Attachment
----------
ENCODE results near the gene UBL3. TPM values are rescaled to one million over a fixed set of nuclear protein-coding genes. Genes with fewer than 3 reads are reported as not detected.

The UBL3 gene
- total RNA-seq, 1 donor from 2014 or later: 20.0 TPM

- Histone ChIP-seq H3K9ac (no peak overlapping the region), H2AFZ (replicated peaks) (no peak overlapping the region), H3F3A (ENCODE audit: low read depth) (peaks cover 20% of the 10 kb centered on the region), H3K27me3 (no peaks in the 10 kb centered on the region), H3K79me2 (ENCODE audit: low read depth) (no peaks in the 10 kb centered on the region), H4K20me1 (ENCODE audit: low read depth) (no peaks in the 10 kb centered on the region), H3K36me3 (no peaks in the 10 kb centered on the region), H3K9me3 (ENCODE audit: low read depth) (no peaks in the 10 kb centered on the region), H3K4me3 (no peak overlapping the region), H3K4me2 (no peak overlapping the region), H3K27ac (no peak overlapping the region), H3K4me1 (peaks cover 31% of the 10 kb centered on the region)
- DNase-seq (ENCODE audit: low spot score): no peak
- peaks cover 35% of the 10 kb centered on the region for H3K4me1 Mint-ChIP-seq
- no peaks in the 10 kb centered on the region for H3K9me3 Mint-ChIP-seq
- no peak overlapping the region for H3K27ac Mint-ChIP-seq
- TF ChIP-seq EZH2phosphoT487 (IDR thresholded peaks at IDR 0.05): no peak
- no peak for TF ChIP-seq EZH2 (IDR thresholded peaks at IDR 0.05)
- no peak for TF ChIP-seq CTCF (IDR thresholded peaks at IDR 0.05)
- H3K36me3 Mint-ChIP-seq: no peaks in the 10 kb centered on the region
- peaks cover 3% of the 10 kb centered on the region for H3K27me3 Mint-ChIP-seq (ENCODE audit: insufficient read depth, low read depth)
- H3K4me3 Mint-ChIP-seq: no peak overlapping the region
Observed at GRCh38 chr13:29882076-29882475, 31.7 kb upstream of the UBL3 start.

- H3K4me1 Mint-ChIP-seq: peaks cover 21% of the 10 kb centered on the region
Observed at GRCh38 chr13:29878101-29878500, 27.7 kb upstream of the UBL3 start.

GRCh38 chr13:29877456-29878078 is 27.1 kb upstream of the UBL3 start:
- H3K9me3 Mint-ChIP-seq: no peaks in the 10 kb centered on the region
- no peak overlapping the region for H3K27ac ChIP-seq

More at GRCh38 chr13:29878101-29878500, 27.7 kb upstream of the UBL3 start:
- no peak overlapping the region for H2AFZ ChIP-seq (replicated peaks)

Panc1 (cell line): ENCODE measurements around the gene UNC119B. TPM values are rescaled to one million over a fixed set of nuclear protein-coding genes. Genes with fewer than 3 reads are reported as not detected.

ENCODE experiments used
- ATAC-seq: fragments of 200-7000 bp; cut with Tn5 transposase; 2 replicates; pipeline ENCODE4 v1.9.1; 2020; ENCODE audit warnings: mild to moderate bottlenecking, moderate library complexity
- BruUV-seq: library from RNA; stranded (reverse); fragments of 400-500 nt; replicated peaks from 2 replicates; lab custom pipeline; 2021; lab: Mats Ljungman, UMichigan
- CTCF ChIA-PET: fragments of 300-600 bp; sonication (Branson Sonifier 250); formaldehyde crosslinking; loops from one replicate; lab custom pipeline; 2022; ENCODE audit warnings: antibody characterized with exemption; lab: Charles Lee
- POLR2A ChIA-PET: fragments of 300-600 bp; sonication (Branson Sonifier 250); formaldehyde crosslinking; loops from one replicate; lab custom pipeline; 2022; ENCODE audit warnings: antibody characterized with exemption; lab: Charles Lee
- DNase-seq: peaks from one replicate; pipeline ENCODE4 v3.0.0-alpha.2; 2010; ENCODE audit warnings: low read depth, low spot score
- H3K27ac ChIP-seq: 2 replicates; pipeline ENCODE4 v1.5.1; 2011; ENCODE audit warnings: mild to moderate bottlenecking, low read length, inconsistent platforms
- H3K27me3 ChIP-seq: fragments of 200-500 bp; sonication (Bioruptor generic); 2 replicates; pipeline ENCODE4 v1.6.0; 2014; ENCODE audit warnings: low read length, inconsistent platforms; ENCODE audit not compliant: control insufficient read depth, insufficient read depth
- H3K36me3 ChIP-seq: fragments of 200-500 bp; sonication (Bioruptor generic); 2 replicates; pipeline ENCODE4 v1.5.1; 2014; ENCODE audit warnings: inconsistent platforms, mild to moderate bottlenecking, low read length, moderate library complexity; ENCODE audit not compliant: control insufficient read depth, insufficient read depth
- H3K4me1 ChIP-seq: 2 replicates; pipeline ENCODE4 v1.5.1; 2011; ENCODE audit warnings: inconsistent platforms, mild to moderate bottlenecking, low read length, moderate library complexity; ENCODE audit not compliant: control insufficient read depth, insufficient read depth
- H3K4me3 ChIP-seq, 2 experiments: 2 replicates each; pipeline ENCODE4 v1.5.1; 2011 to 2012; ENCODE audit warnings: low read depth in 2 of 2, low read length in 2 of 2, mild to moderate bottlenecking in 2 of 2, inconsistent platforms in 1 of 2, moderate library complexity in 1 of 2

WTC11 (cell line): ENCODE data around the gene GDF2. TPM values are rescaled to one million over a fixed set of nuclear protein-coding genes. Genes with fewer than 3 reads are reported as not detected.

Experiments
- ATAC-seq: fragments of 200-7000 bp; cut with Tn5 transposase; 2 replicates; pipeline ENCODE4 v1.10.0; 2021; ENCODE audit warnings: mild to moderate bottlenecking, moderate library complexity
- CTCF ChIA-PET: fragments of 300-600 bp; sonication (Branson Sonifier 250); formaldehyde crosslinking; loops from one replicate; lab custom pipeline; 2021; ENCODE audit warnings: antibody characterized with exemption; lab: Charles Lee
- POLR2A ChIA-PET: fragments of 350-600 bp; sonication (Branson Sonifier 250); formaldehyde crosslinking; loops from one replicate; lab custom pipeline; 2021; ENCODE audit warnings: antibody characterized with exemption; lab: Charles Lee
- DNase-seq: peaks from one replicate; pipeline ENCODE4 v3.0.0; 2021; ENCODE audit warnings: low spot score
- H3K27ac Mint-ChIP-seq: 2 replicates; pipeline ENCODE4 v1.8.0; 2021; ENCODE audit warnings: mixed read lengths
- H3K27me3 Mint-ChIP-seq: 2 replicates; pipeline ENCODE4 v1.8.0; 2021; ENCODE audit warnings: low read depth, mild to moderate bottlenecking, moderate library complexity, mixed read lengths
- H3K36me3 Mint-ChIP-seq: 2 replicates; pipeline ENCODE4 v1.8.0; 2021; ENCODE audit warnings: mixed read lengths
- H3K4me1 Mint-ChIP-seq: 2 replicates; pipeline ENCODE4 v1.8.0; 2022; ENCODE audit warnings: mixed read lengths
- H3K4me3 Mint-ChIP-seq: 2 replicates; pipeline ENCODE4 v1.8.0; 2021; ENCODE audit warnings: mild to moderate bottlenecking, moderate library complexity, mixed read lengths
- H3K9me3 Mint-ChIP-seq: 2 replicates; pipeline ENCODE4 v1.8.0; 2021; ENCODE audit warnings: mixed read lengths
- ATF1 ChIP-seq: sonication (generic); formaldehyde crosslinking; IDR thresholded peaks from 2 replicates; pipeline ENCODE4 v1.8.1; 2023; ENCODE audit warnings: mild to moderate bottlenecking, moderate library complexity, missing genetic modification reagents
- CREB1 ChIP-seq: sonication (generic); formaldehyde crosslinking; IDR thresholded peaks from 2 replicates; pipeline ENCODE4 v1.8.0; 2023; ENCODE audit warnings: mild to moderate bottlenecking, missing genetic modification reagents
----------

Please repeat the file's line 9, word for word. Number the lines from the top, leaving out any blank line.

- TF ChIP-seq EZH2phosphoT487 (IDR thresholded peaks at IDR 0.05): no peak